Hip-Hop is America's dominant youth culture and is embraced by youth globally. Historically, it has provided a space for disenfranchised youth of color, including young women, to resist oppression (Rose, 1994). Over the last several decades, corporations began using Hip-Hop as a marketing tool to target youth. Hip-Hop's fashions, dances, and music were incorporated into commercials and print advertisements. Norman Kelley describes the political economy of black American music as "a structure of stealing" that dates back to American Slavery (Kelley, 2002). He goes on to compare the black American music to the buying and selling of goods, "blacks served as commodities - objects purchased, controlled, and sold by others - while their labor was valued as an instrument in the production of cotton and other goods and services" (Kelley, 2002, pp. 7). This claim is supported by the fact that young white suburban youth represent the largest group of hip-hop consumers (Kitwana, 2005). Whitney Peoples, in her essay Under Construction, states that "the images of black male violence and aggression that dominate mainstream rap music are highly marketable in America because of already existing ideologies of racismâ€¦" (2008). And this statement holds true for women as well and the images of sexuality.
Much of the media attention that Hip-Hop has been given is around violence, misogyny, drugs, and sex. There is widespread concern about the potential influence of derogatory sexual themes in Hip-Hop and the affect that they may have on the sexual and psychological development of African-American adolescent girls (Stokes & Gant, 2002; Cole & Guy-Sheftall, 2003; Wingood et al., 2003; Pough, 2004; Weekes, 2004; Stephens & Phillips, 2005). Although no shortage of negative attention has been granted on Hip-Hop, I argue that it can be used as an effective tool for communicating a message in the music therapy setting, and can lead to an increase in collaboration among adolescent girls within a peer group, girl empowerment, and the development of coping skills that will allow girls to form their sexual and psychological identities despite what the media prescribes.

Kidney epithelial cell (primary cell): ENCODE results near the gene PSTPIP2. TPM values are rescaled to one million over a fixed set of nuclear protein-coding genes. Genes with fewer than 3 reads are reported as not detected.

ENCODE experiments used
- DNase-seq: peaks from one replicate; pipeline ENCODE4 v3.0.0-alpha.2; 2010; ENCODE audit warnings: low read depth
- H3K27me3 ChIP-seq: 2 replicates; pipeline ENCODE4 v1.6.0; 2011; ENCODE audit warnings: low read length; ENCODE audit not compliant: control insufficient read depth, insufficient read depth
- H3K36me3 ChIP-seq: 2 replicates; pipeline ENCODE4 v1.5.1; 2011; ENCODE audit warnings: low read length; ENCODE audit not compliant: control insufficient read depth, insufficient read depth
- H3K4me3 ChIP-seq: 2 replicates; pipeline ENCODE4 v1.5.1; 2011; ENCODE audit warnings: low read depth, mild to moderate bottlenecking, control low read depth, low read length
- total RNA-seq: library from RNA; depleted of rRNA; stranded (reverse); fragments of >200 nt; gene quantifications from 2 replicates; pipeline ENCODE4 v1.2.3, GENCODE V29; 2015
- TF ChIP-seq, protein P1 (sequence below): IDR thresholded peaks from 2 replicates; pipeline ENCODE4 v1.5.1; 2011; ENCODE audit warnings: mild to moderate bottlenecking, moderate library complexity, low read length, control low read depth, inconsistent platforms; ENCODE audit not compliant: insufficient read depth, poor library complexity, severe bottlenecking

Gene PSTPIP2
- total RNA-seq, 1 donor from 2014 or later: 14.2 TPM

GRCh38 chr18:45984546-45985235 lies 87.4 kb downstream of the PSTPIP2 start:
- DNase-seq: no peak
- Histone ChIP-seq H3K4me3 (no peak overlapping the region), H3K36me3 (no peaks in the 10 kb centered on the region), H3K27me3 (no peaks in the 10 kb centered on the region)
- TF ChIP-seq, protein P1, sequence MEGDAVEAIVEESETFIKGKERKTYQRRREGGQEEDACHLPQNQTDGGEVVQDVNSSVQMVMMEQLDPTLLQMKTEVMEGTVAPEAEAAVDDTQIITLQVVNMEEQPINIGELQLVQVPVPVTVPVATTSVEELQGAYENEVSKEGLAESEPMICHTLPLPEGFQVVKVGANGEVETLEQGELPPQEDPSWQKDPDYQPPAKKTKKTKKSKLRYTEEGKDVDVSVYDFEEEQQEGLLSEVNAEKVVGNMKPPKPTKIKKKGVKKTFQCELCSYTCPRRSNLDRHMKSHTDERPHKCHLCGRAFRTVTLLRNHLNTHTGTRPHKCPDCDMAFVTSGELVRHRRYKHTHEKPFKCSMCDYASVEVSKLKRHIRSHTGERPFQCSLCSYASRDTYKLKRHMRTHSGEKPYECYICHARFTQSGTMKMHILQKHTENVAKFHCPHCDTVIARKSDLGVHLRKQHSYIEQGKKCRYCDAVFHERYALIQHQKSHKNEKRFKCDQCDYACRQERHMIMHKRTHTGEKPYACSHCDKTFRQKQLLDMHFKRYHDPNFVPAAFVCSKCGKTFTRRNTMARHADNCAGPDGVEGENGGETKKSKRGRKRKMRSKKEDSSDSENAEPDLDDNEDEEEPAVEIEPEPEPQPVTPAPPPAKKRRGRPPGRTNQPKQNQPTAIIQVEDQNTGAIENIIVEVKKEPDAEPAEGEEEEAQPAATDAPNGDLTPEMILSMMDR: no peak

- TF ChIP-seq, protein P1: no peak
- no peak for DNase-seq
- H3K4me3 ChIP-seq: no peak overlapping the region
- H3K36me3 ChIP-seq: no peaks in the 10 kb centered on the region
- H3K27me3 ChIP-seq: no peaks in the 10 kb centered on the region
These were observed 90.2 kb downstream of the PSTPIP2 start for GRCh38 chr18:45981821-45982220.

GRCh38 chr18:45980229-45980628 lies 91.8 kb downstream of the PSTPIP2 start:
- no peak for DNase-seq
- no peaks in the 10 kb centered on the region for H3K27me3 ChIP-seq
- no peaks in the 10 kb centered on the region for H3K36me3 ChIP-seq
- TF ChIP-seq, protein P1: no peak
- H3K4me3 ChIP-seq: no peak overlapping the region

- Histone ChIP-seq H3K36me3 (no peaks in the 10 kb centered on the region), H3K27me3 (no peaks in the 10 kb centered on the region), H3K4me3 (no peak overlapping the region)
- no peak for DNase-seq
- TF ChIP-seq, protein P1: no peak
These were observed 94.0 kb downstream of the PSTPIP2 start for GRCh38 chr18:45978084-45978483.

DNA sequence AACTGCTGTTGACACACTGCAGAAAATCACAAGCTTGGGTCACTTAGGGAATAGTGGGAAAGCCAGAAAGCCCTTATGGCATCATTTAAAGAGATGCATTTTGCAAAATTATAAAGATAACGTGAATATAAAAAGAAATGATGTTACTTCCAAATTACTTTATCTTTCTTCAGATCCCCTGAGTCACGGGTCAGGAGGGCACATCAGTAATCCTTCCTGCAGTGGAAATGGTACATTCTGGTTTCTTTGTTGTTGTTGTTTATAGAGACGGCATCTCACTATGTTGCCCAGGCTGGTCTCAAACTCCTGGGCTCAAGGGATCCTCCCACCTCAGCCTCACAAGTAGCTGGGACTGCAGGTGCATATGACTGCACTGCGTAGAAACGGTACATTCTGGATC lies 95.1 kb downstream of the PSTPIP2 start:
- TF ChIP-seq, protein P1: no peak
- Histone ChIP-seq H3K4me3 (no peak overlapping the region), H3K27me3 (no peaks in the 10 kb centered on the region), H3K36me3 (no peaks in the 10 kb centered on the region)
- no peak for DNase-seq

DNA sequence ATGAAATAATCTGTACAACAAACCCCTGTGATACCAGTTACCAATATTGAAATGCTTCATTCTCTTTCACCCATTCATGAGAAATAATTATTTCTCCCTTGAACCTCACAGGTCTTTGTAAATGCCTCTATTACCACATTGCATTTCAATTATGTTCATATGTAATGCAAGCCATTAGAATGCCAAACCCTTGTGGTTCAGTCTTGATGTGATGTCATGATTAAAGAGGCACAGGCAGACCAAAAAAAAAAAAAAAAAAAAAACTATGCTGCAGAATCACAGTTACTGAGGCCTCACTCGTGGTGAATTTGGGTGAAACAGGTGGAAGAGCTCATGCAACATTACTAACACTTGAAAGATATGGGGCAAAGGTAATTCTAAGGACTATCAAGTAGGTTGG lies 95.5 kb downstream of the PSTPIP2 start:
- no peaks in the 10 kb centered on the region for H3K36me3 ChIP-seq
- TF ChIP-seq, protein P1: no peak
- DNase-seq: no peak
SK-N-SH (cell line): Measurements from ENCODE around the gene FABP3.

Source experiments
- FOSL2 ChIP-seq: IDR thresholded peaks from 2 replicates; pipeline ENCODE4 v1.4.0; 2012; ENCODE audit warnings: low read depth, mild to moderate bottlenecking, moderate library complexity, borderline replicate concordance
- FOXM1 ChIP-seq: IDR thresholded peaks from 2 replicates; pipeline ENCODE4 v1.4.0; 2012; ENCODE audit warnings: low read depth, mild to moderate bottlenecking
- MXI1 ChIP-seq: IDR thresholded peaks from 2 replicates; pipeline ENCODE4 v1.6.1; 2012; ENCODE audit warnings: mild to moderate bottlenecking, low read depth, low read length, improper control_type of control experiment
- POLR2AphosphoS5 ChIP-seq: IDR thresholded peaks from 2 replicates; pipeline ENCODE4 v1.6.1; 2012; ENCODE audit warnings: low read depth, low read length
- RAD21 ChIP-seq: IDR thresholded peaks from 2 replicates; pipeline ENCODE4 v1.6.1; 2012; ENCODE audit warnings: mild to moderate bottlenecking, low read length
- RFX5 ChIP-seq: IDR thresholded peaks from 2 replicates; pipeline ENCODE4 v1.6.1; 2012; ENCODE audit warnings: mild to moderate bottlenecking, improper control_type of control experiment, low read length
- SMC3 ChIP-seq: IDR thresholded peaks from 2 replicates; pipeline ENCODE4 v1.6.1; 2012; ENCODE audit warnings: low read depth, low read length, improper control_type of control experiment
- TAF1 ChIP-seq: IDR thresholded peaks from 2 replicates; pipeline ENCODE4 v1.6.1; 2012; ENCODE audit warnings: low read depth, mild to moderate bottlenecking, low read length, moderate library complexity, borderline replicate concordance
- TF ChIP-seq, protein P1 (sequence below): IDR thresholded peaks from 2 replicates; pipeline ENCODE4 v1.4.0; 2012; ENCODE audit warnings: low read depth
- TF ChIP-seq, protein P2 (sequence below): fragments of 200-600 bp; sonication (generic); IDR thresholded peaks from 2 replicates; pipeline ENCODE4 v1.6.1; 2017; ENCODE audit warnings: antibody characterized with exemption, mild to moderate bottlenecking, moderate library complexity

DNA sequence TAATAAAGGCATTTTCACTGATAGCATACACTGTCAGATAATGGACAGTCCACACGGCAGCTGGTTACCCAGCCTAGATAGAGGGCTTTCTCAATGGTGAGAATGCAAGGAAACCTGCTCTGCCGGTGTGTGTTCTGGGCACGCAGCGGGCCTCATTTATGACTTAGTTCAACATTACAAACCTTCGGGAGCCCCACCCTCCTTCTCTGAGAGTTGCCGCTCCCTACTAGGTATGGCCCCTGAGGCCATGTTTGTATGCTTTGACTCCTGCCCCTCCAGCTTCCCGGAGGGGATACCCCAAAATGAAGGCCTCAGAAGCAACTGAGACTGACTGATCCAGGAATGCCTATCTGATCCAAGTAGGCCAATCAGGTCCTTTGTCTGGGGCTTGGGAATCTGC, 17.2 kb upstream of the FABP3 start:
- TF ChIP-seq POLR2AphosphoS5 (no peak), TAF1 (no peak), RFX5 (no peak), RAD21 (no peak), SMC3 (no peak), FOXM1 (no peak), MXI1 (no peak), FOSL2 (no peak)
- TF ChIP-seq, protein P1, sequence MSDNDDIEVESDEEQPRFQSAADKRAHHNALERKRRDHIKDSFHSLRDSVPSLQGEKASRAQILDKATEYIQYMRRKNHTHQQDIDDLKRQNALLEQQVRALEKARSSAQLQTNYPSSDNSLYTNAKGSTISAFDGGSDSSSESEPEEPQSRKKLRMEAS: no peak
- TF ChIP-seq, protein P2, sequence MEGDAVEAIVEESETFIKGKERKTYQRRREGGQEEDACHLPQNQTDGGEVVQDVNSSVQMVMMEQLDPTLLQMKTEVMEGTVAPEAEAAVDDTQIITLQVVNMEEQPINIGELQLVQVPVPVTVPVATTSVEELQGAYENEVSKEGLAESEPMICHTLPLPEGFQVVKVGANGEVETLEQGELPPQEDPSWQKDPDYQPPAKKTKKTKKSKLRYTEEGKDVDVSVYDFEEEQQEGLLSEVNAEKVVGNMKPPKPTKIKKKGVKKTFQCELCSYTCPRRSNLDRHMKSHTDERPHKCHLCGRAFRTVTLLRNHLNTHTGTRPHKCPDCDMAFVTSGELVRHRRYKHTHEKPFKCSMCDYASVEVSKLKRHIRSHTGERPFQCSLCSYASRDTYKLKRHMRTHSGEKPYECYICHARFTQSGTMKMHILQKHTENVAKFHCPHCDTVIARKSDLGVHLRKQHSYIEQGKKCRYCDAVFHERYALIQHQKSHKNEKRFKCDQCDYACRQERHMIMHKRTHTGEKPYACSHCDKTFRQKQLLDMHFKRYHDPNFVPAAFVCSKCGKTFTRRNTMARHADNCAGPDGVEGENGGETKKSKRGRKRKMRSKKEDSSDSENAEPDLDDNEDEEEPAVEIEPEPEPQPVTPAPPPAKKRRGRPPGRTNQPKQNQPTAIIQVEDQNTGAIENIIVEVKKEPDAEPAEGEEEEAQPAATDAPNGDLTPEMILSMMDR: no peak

Hip-Hop Is Collaboration
Hip-Hop is collaborative by nature. From the beginnings of Hip-Hop, females would work together to find an audience for their music. The Mercedes Ladies were the first all-female crew, established in 1977. They were followed by a long line of women with stories to tell. Salt-n-Pepa hit the rap scene in 1986 and gained huge popularity because of their infectious beats, confrontational lyrics, and fresh Hip-Hop style. Their record, A Salt with a Deadly Pepa (1988) sold half a million copies and was the first gold record by a female Hip-Hop group (Phillips, L., Reddick-Morgan, K, & Stephens, D., 2005). On Hot, Cool, & Vicious, an earlier release by Salt-n-Pepa, the group becomes one of the first in Hip-Hop to bring attention to the way African-American women are treated by men, with the song "Tramp" (1986). "Tramp" is an early "dis" song against men. The song was released at a time when women's roles were changing and were yet undefined. In "Tramp", Salt-n-Pepa demand respect from the men who are perusing them. Today, both the song and group are outdated. In the music therapy setting, this matters less than it would, say, on the radio. The themes found in "Tramp" can begin a conversation about the value in rallying around a cause with like-minded peers, as well as more appropriate ways that men should treat women.